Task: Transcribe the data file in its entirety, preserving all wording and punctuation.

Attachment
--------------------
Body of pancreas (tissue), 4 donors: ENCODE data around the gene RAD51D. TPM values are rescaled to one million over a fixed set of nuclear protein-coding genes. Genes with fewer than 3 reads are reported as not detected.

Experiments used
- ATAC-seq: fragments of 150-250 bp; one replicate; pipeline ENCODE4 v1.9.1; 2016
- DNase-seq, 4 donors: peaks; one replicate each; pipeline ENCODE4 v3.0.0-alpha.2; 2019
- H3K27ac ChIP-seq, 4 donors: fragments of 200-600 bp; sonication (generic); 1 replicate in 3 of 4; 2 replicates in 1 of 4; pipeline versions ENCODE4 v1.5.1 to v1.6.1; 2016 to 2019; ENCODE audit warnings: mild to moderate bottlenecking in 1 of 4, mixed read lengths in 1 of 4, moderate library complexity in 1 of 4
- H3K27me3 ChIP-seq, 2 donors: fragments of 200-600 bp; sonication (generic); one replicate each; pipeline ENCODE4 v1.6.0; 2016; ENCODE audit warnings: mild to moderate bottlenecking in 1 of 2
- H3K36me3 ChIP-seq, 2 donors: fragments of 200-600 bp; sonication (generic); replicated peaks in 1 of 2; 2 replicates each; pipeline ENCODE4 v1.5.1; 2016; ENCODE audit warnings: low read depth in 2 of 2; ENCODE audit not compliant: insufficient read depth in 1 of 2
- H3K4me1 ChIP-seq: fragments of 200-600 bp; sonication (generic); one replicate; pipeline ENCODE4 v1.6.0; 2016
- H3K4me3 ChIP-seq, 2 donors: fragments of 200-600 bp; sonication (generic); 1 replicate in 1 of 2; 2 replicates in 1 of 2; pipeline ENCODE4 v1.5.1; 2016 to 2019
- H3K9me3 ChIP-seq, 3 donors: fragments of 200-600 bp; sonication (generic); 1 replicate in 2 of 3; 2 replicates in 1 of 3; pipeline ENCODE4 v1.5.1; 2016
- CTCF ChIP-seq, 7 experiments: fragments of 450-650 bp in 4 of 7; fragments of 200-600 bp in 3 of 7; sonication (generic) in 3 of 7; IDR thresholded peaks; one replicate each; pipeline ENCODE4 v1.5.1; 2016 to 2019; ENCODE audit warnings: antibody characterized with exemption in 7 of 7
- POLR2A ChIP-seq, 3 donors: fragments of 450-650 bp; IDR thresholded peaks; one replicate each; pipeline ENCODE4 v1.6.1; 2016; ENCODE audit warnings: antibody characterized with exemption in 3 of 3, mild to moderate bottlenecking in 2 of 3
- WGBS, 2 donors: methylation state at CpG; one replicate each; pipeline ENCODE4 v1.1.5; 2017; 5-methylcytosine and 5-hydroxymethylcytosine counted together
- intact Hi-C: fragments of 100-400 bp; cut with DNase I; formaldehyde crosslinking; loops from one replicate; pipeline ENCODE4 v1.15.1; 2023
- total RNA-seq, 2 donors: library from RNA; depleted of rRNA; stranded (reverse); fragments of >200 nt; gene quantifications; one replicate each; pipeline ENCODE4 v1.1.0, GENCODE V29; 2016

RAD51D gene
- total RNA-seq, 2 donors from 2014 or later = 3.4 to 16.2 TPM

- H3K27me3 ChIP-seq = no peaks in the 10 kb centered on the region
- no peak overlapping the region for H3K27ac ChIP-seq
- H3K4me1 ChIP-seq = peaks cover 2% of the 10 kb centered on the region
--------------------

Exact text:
Body of pancreas (tissue), 4 donors: ENCODE data around the gene RAD51D. TPM values are rescaled to one million over a fixed set of nuclear protein-coding genes. Genes with fewer than 3 reads are reported as not detected.

Experiments used
- ATAC-seq: fragments of 150-250 bp; one replicate; pipeline ENCODE4 v1.9.1; 2016
- DNase-seq, 4 donors: peaks; one replicate each; pipeline ENCODE4 v3.0.0-alpha.2; 2019
- H3K27ac ChIP-seq, 4 donors: fragments of 200-600 bp; sonication (generic); 1 replicate in 3 of 4; 2 replicates in 1 of 4; pipeline versions ENCODE4 v1.5.1 to v1.6.1; 2016 to 2019; ENCODE audit warnings: mild to moderate bottlenecking in 1 of 4, mixed read lengths in 1 of 4, moderate library complexity in 1 of 4
- H3K27me3 ChIP-seq, 2 donors: fragments of 200-600 bp; sonication (generic); one replicate each; pipeline ENCODE4 v1.6.0; 2016; ENCODE audit warnings: mild to moderate bottlenecking in 1 of 2
- H3K36me3 ChIP-seq, 2 donors: fragments of 200-600 bp; sonication (generic); replicated peaks in 1 of 2; 2 replicates each; pipeline ENCODE4 v1.5.1; 2016; ENCODE audit warnings: low read depth in 2 of 2; ENCODE audit not compliant: insufficient read depth in 1 of 2
- H3K4me1 ChIP-seq: fragments of 200-600 bp; sonication (generic); one replicate; pipeline ENCODE4 v1.6.0; 2016
- H3K4me3 ChIP-seq, 2 donors: fragments of 200-600 bp; sonication (generic); 1 replicate in 1 of 2; 2 replicates in 1 of 2; pipeline ENCODE4 v1.5.1; 2016 to 2019
- H3K9me3 ChIP-seq, 3 donors: fragments of 200-600 bp; sonication (generic); 1 replicate in 2 of 3; 2 replicates in 1 of 3; pipeline ENCODE4 v1.5.1; 2016
- CTCF ChIP-seq, 7 experiments: fragments of 450-650 bp in 4 of 7; fragments of 200-600 bp in 3 of 7; sonication (generic) in 3 of 7; IDR thresholded peaks; one replicate each; pipeline ENCODE4 v1.5.1; 2016 to 2019; ENCODE audit warnings: antibody characterized with exemption in 7 of 7
- POLR2A ChIP-seq, 3 donors: fragments of 450-650 bp; IDR thresholded peaks; one replicate each; pipeline ENCODE4 v1.6.1; 2016; ENCODE audit warnings: antibody characterized with exemption in 3 of 3, mild to moderate bottlenecking in 2 of 3
- WGBS, 2 donors: methylation state at CpG; one replicate each; pipeline ENCODE4 v1.1.5; 2017; 5-methylcytosine and 5-hydroxymethylcytosine counted together
- intact Hi-C: fragments of 100-400 bp; cut with DNase I; formaldehyde crosslinking; loops from one replicate; pipeline ENCODE4 v1.15.1; 2023
- total RNA-seq, 2 donors: library from RNA; depleted of rRNA; stranded (reverse); fragments of >200 nt; gene quantifications; one replicate each; pipeline ENCODE4 v1.1.0, GENCODE V29; 2016

RAD51D gene
- total RNA-seq, 2 donors from 2014 or later = 3.4 to 16.2 TPM

- H3K27me3 ChIP-seq = no peaks in the 10 kb centered on the region
- no peak overlapping the region for H3K27ac ChIP-seq
- H3K4me1 ChIP-seq = peaks cover 2% of the 10 kb centered on the region